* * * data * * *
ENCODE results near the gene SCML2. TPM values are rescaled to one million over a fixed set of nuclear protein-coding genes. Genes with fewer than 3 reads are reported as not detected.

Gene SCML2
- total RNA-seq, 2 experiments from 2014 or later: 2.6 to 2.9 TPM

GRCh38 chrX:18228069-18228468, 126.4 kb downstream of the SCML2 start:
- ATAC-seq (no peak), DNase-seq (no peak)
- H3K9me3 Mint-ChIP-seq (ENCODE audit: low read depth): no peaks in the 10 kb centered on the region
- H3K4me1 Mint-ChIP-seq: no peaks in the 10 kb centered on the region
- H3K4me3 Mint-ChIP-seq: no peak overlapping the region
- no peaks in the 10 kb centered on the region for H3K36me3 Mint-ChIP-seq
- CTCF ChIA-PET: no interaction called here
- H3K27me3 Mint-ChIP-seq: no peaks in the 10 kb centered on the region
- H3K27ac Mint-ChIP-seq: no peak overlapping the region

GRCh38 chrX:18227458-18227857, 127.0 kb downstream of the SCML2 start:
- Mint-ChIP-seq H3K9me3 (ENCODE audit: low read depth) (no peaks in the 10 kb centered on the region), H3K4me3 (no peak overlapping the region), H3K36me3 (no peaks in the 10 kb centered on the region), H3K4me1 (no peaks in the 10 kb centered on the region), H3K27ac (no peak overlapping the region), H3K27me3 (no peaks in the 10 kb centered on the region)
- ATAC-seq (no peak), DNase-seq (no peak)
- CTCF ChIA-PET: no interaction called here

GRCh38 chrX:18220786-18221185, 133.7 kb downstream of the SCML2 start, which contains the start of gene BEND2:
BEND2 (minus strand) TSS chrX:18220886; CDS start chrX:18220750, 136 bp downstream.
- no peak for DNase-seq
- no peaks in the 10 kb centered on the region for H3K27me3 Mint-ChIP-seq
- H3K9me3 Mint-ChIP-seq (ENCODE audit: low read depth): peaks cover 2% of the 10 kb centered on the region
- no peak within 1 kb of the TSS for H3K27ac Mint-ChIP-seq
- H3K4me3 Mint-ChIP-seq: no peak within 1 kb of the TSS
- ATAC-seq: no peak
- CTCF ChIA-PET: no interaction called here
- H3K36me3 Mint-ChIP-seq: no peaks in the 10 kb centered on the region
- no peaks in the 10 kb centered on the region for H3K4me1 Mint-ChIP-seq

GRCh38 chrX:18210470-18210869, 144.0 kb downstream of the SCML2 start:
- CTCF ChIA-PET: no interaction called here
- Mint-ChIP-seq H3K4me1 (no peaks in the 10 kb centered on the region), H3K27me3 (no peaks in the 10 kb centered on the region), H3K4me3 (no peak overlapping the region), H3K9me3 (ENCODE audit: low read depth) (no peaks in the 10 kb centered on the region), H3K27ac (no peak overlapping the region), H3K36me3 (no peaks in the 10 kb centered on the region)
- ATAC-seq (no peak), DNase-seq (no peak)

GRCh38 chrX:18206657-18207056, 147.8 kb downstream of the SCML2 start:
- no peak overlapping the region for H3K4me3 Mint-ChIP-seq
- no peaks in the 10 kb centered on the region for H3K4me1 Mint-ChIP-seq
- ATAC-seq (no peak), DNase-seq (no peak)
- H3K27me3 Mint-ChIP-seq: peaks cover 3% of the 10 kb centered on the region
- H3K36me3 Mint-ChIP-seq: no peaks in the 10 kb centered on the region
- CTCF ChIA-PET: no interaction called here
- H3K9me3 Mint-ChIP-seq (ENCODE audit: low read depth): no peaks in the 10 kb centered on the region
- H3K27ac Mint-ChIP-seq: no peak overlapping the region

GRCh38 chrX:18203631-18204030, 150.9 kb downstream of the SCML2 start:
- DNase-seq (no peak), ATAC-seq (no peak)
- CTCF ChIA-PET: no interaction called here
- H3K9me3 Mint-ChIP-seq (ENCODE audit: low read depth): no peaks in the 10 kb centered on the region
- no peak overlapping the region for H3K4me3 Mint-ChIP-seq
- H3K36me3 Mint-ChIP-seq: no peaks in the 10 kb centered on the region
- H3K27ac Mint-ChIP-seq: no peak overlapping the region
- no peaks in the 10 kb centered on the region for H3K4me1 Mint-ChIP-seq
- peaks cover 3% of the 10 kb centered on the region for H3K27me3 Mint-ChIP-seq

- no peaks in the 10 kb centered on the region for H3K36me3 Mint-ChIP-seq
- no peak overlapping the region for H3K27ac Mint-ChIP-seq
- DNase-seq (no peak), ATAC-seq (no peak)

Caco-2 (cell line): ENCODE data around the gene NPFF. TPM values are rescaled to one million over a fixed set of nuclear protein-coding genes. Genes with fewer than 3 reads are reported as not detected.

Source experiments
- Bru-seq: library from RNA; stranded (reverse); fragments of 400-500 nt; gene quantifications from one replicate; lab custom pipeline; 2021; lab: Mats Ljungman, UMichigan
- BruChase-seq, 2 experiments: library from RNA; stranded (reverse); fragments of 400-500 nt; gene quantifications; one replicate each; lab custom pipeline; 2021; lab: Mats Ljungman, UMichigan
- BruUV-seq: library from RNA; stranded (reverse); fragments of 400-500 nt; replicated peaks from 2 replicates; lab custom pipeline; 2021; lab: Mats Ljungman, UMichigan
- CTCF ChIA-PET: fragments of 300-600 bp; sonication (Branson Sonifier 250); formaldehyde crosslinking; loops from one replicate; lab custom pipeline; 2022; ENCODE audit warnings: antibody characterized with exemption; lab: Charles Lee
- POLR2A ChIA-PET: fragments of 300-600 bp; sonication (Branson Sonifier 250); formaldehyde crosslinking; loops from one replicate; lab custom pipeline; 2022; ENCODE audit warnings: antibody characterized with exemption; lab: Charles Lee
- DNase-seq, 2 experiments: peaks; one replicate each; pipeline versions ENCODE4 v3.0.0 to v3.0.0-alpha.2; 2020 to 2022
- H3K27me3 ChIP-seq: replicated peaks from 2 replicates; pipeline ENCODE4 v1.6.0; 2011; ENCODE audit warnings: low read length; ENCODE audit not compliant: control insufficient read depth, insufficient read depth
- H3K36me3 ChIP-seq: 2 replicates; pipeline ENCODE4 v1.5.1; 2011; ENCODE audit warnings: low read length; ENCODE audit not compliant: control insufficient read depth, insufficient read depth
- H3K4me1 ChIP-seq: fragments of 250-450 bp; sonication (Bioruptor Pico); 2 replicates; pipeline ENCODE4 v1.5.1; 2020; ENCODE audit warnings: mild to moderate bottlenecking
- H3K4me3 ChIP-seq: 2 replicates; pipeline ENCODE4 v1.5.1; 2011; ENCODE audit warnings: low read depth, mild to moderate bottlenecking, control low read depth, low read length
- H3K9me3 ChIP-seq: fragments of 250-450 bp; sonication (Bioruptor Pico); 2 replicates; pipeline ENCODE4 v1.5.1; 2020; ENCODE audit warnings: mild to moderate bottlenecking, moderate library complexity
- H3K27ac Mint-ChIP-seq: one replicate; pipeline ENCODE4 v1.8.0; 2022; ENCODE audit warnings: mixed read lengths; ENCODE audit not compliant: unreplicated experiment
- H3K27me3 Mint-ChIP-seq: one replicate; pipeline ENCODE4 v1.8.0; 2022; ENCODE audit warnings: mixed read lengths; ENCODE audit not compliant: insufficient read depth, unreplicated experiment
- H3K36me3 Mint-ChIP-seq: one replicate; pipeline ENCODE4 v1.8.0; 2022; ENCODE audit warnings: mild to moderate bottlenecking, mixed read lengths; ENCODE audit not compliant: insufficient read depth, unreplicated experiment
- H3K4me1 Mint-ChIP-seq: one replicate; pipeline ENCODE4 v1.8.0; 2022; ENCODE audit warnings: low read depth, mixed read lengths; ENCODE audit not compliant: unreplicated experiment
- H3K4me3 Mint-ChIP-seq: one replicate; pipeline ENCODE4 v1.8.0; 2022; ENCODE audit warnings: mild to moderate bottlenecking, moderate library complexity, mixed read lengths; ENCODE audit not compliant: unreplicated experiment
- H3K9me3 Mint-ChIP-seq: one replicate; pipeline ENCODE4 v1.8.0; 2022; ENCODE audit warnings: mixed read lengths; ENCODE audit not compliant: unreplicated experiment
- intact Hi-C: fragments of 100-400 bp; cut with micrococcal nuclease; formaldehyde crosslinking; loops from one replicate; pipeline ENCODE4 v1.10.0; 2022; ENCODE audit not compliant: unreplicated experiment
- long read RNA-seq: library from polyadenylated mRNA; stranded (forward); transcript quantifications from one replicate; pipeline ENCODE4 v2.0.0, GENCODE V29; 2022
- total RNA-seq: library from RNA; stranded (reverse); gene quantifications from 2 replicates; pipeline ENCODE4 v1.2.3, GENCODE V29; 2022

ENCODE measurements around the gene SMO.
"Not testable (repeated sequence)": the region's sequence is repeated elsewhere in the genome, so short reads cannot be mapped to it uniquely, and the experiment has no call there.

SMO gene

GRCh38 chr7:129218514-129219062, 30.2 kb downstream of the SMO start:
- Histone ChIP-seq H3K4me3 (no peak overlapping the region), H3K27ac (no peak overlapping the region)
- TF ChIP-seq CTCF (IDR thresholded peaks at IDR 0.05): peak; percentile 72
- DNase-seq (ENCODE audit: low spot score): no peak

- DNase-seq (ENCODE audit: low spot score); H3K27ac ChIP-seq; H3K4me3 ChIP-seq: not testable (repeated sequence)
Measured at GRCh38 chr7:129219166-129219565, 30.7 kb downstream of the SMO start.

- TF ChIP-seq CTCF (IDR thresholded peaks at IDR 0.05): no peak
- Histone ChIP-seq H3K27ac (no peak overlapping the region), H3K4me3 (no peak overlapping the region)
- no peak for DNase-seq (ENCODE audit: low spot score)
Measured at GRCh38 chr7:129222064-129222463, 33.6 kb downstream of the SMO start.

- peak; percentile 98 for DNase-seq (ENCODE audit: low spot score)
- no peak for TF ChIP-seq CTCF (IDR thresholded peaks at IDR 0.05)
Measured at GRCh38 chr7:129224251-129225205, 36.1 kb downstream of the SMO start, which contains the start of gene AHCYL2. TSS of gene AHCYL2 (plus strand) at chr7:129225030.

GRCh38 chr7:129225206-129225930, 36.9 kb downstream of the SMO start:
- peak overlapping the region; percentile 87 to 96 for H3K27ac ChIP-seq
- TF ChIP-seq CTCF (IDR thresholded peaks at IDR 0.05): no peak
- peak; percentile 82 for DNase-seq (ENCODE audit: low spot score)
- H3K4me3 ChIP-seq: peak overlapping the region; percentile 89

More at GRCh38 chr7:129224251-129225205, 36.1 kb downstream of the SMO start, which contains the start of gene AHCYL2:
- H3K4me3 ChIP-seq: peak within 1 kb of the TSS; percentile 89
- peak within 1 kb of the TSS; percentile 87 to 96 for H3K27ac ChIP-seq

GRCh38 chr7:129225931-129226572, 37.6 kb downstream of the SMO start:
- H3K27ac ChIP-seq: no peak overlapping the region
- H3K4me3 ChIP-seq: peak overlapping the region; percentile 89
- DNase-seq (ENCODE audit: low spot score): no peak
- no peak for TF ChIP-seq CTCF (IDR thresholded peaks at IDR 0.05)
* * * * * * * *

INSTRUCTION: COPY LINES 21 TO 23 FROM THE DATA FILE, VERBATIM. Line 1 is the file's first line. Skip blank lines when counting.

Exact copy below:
- H3K9me3 Mint-ChIP-seq (ENCODE audit: low read depth): peaks cover 2% of the 10 kb centered on the region
- no peak within 1 kb of the TSS for H3K27ac Mint-ChIP-seq
- H3K4me3 Mint-ChIP-seq: no peak within 1 kb of the TSS